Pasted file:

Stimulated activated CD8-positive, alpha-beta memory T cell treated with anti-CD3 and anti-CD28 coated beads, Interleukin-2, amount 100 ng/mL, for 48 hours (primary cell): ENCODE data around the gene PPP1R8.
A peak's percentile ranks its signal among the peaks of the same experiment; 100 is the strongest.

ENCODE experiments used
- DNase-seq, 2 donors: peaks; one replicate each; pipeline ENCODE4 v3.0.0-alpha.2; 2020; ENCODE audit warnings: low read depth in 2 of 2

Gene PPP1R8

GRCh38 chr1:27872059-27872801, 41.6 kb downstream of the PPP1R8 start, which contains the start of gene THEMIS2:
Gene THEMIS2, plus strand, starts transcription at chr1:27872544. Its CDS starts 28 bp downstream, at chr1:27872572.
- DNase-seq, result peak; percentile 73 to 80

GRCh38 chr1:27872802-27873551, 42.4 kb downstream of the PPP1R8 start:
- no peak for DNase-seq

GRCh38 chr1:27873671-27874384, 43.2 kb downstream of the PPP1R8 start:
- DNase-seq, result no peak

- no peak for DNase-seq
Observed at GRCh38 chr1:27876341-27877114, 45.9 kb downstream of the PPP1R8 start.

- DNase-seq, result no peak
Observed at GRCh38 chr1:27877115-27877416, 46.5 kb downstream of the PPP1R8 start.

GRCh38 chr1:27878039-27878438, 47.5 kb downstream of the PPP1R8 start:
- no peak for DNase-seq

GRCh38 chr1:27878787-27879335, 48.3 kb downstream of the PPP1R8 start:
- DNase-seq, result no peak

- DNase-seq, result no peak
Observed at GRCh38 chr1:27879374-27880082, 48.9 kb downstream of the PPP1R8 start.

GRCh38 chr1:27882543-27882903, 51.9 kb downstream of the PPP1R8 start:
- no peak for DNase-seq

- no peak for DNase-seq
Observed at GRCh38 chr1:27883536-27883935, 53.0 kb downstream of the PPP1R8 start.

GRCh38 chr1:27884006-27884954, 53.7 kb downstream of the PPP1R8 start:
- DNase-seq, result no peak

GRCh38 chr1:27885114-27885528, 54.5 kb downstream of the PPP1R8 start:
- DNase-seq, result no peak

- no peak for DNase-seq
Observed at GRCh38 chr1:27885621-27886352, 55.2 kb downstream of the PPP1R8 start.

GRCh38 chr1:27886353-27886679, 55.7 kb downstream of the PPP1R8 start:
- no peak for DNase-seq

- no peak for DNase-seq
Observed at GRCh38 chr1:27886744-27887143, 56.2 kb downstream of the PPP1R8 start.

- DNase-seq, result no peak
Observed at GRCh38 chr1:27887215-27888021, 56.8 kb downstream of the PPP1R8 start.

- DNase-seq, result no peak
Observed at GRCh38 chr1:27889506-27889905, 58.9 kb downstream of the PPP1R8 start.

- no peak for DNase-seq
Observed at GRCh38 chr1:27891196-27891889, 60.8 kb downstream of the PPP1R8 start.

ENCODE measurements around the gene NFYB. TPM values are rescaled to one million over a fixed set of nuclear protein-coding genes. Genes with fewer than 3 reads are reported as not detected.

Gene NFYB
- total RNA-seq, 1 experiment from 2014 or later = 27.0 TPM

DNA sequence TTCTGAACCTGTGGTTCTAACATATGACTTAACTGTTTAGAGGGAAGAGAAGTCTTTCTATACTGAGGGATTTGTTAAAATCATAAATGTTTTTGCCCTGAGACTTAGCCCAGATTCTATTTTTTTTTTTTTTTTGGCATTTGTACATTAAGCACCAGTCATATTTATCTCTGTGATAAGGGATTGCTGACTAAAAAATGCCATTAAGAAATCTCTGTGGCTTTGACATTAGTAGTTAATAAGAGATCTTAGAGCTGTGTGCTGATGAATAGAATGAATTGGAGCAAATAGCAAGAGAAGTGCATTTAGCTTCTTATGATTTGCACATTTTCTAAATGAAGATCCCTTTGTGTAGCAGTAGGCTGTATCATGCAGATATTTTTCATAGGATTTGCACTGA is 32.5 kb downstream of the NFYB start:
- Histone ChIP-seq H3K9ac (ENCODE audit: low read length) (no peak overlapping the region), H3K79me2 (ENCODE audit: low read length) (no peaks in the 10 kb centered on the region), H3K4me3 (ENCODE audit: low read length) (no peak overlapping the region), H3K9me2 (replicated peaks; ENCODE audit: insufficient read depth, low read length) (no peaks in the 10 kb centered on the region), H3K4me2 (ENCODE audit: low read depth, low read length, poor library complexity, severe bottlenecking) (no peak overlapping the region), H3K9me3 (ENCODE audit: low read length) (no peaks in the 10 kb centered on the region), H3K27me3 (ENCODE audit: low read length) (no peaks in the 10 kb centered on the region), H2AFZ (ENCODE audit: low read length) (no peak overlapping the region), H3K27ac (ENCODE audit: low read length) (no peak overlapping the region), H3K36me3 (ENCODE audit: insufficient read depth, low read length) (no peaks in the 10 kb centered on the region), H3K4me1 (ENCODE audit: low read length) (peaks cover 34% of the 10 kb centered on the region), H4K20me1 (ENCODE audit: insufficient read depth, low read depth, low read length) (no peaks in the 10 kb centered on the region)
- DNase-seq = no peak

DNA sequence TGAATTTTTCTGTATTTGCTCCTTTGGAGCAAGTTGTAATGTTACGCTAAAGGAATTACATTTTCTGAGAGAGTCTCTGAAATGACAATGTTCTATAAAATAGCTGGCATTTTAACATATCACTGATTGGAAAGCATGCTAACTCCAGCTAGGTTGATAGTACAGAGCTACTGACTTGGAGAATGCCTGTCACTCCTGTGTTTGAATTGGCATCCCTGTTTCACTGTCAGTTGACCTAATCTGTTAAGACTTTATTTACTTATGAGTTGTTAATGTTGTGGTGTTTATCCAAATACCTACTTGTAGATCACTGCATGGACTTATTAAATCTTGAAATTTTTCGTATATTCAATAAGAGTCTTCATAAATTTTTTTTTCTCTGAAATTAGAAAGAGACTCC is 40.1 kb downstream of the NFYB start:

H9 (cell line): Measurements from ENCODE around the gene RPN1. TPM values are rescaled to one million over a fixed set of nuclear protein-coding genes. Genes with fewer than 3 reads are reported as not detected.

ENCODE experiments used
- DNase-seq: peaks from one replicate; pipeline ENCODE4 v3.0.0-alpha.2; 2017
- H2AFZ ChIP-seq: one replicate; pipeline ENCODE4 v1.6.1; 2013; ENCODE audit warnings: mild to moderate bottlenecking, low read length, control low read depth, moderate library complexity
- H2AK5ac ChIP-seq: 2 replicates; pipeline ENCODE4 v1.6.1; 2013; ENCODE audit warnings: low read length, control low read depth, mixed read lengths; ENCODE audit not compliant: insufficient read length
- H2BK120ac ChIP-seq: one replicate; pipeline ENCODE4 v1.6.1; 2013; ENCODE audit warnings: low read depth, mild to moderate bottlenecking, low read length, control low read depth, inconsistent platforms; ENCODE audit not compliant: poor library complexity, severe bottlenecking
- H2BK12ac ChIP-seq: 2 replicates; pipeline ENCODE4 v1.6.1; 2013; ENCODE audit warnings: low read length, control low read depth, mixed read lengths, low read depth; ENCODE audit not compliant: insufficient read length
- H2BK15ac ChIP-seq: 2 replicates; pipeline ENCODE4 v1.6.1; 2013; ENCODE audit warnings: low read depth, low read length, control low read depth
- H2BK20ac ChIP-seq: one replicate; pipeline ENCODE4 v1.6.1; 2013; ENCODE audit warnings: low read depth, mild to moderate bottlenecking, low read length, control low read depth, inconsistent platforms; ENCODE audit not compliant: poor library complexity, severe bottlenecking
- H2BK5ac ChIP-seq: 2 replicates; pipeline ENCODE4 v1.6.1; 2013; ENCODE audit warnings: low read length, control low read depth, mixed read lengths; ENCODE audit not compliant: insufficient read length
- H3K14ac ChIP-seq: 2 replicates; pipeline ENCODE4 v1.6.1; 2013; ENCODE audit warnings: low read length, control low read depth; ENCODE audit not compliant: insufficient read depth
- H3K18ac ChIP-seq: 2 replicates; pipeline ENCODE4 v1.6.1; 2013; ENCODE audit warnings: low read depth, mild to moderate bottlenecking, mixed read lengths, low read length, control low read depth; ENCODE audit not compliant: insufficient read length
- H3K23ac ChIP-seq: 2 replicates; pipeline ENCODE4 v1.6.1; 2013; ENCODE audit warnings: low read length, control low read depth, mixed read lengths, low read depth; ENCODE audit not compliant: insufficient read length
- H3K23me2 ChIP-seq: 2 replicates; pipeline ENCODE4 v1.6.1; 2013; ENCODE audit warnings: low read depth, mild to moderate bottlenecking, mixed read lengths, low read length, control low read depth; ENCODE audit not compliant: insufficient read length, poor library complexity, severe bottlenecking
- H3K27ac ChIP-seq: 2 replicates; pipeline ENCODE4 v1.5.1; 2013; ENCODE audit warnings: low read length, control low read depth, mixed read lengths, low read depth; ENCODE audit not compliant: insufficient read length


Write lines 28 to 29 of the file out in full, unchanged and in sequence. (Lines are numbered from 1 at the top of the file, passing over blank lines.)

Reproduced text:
- DNase-seq, result no peak

GRCh38 chr1:27885114-27885528, 54.5 kb downstream of the PPP1R8 start: